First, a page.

Electric mobility devices include electric scooters, balance boards and mobility scooters as well as self-balancing unicycles and pedelecs. When riding one, you must follow all normal road rules and laws. The features of the device define whether you must comply the rules for cyclists, pedestrians or moped drivers.
The amount of various electric mobility devices currently available is staggering. The characteristics of the device determine whether its user is considered a pedestrian, cyclist or motor vehicle driver – and which road rules one must follow. These features also define whether the driver of the device is required to hold a driving licence or whether motor vehicle insurance is required.
Ride your e-scooter the right way
Before riding an electric scooter, it’s important to familiarize yourself with the e-scooter – this applies to any other electric mobility device. Make sure you know where the accelerator, brakes, lights and horn are and you have a sense of how the throttle feels and brakes work, Remember that e-scooters are not toys, but vehicles.
The maximum structural speed of most electric scooters is 25 km/h – it is the case in rental e-scooters as well. Thus you must comply with cycling regulations when riding them. Use a cycle path, cycle lane or cycle street and if there is none, ride on the road as close to the right side of the road as safety allows. Riding an electric scooter on the pavement is unequivocally prohibited. As with a bicycle, the electric scooter must also be used on the cycle track, if a cycle track is available. The right side of the cycle track is used, and those riding in front are bypassed in the middle of the track. If there is no cycle track, the electric scooter is used on the right side of the road or carriageway. Riding on a cycle lane is subject to the same regulations as driving on the carriageway.
Taking others into account is essential both when using a device for mobility and when parking it. So do not leave a scooter on a lane where people may trip on it or collide with it.
Electric bicycle is lighter to pedal than a normal bicycle. When riding an electric bicycle, remain aware of their different handling characteristics in comparison to conventional bikes. Electric bikes have the added weight of the motor and battery, meaning that they are likely to come fitted with hydraulic brakes as they warrant extra stopping power.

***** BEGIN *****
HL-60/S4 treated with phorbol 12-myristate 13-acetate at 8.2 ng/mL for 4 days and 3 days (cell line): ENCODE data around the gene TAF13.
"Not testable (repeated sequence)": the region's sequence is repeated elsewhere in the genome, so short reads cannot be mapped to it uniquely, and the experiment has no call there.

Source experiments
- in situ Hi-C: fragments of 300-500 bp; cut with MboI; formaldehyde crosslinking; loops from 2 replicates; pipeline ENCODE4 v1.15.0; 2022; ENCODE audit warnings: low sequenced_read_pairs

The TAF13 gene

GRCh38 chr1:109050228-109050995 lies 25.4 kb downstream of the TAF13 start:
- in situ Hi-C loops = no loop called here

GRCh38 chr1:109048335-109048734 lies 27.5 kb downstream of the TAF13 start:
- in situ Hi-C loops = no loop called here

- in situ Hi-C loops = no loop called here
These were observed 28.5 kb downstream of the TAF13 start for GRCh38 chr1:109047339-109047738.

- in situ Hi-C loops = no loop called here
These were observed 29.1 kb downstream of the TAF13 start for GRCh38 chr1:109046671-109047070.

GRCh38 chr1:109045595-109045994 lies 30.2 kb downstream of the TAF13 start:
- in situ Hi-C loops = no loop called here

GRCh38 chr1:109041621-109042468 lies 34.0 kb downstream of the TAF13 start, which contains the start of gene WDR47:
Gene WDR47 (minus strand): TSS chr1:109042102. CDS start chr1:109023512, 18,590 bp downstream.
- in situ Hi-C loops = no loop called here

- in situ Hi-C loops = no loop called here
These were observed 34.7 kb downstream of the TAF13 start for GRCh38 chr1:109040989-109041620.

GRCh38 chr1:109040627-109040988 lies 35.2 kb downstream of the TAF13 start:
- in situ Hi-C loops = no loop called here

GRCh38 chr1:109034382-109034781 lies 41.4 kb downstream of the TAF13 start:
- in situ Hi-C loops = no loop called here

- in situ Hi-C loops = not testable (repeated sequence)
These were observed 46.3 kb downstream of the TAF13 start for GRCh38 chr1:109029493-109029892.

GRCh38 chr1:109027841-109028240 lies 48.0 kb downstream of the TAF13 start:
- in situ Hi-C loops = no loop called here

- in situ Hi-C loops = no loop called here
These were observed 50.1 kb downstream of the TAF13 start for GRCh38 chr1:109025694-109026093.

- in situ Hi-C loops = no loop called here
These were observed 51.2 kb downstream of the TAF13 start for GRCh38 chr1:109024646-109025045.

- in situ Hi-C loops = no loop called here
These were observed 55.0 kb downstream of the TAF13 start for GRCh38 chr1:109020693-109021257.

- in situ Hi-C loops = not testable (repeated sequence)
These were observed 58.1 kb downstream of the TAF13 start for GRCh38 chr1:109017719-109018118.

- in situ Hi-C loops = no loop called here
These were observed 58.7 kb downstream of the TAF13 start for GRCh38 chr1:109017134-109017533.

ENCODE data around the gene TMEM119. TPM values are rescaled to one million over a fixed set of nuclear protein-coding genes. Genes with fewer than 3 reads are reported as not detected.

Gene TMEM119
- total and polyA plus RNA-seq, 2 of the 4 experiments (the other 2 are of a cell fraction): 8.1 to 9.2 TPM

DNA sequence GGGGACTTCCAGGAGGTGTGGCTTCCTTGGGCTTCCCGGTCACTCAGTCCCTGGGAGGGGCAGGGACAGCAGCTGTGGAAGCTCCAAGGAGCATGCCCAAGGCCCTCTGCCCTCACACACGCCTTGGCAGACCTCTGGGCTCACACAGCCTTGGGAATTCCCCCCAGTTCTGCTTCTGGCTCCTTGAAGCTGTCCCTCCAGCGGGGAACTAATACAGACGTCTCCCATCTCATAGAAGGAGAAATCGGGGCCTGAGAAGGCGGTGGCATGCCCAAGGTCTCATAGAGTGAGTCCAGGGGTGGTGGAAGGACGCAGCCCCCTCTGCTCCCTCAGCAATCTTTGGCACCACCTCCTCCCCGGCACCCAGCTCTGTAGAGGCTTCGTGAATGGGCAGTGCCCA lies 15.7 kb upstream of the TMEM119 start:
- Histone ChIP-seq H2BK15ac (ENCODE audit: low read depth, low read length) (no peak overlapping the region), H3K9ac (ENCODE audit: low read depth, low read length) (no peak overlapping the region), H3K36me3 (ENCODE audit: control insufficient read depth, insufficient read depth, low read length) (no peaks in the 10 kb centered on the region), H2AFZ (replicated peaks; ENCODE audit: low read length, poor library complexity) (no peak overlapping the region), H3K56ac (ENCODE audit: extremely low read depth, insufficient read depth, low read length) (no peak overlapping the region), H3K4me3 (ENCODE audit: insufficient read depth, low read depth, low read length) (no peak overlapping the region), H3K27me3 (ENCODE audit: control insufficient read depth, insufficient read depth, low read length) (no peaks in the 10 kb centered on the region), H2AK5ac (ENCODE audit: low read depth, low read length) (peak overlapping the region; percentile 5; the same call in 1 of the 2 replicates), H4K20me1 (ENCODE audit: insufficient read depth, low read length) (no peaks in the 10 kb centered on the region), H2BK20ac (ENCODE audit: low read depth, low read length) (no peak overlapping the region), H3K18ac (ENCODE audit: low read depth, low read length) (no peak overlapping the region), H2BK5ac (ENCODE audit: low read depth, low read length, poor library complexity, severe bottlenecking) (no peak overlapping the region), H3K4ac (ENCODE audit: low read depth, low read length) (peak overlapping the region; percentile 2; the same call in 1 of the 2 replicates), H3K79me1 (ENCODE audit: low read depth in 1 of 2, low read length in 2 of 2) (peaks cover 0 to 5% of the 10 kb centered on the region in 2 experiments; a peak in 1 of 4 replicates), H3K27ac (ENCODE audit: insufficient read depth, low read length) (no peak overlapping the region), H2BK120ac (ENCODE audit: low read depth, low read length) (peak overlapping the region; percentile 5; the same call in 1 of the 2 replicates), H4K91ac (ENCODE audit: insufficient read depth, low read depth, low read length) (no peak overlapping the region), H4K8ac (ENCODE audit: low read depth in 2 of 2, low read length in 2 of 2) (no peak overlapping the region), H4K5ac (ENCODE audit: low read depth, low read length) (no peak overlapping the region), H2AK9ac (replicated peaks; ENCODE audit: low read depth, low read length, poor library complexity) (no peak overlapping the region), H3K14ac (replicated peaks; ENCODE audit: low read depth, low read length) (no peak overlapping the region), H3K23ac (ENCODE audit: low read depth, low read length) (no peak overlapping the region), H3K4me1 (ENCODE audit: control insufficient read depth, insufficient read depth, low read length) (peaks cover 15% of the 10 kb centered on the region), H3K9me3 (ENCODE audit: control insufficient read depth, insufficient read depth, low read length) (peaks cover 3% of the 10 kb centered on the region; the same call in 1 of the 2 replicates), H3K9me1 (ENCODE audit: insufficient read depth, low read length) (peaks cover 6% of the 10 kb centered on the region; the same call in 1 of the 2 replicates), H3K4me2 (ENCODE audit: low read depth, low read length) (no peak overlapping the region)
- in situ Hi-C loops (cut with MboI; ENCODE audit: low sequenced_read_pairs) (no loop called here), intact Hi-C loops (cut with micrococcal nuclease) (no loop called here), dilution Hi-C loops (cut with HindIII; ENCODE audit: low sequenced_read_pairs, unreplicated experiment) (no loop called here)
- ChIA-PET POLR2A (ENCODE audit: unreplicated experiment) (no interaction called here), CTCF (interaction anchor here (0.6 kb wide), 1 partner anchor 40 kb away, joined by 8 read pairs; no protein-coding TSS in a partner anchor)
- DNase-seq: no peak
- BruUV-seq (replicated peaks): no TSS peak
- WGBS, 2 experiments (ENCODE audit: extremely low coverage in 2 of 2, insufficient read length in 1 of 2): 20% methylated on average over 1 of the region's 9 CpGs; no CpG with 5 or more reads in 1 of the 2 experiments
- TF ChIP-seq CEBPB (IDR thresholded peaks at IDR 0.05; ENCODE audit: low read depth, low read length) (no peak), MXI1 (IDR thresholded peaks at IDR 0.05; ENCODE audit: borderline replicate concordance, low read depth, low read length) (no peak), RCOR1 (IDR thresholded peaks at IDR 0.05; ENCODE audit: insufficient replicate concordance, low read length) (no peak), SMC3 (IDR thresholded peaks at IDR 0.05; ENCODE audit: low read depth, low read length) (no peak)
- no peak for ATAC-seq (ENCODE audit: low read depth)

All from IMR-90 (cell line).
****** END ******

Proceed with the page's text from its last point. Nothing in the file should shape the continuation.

The light pedalling makes an electric bicycle an excellent tool for slightly longer journeys. Electric power also facilitates pedalling against the wind and uphill. Depending on the model, the operating radius of the batteries requires charging every 30 to 70 kilometres. After this, the cyclist is in charge of increasing the speed.
E-bicycling is an excellent way to exercise reasonably intensely. For example, commuting is possible without excessive sweating. E-bicycling improves the mobility potential for users of different ages, improves traffic flow and reduces emissions.
Electric bicycle in brief:
- The engine operates when pedalling, and disengages at 25 km/h. If the speed is less than or equal to 6 km/h, the electric engine can operate without pedalling.
- With the assistance, it is lighter to pedal than a normal bicycle; the increased power will help particularly on uphill slopes, as if someone was pushing from the back.
- Along with its battery, it is currently 6 to 8 kg heavier than a normal bicycle — without assistance, it is thus slightly heavier to pedal than a normal bicycle.
- The operating radius depends on the model: it should be charged approximately every 30 to 70 km
- Almost all models allow the battery to be removed and charged indoors
- The bicycles have a large price range: currently, the most common bicycles cost between EUR 1,000 and EUR 1,500.
- In addition to the electric bicycle, there are motorised bicycles (more than 250 W engines, fully functional without pedalling) and conversion kits (electrical features installed on a conventional bicycle). The term ‘electric bicycle’ refers to all three: electric bicycles, motorised bicycles and bicycles converted into such bicycles.
(Source: Finnish Transport Agency.)
Light electric vehicles
A self-balancing light electric vehicle which remains in balance even when the vehicle is not moving or has no driver may also be driven on the pavement. In such cases, the driver must provide unobstructed access to pedestrians.
Light electric vehicles must be equipped with a headlight and a red rear reflector and an audible warning device.
The use of the equipment does not require a driving licence, registration or inspection. In addition to bicycles, the provisions on drink-driving also cover motorised bicycles and light electric vehicles.
Assistive walking devices
Assistive walking devices or mobility devices are used on pedestrian routes according to traffic regulations for pedestrians.
Assistive walking devices refer to devices such as balanced people movers with one or several wheels, such as
- balance scooters and
- other similar light vehicles equipped with an electric motor.